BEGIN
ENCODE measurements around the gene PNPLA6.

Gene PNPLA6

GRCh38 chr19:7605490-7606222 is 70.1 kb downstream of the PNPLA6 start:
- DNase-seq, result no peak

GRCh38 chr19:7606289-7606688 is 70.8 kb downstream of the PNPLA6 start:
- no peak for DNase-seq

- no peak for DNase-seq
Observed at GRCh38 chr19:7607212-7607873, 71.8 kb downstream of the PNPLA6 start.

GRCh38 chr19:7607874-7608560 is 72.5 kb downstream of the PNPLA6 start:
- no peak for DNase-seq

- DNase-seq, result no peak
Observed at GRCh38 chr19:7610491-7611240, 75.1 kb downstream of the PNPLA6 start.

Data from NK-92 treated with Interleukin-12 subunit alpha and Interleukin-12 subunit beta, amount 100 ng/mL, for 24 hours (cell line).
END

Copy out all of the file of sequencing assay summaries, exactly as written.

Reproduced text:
ENCODE measurements around the gene PNPLA6.

Gene PNPLA6

GRCh38 chr19:7605490-7606222 is 70.1 kb downstream of the PNPLA6 start:
- DNase-seq, result no peak

GRCh38 chr19:7606289-7606688 is 70.8 kb downstream of the PNPLA6 start:
- no peak for DNase-seq

- no peak for DNase-seq
Observed at GRCh38 chr19:7607212-7607873, 71.8 kb downstream of the PNPLA6 start.

GRCh38 chr19:7607874-7608560 is 72.5 kb downstream of the PNPLA6 start:
- no peak for DNase-seq

- DNase-seq, result no peak
Observed at GRCh38 chr19:7610491-7611240, 75.1 kb downstream of the PNPLA6 start.

Data from NK-92 treated with Interleukin-12 subunit alpha and Interleukin-12 subunit beta, amount 100 ng/mL, for 24 hours (cell line).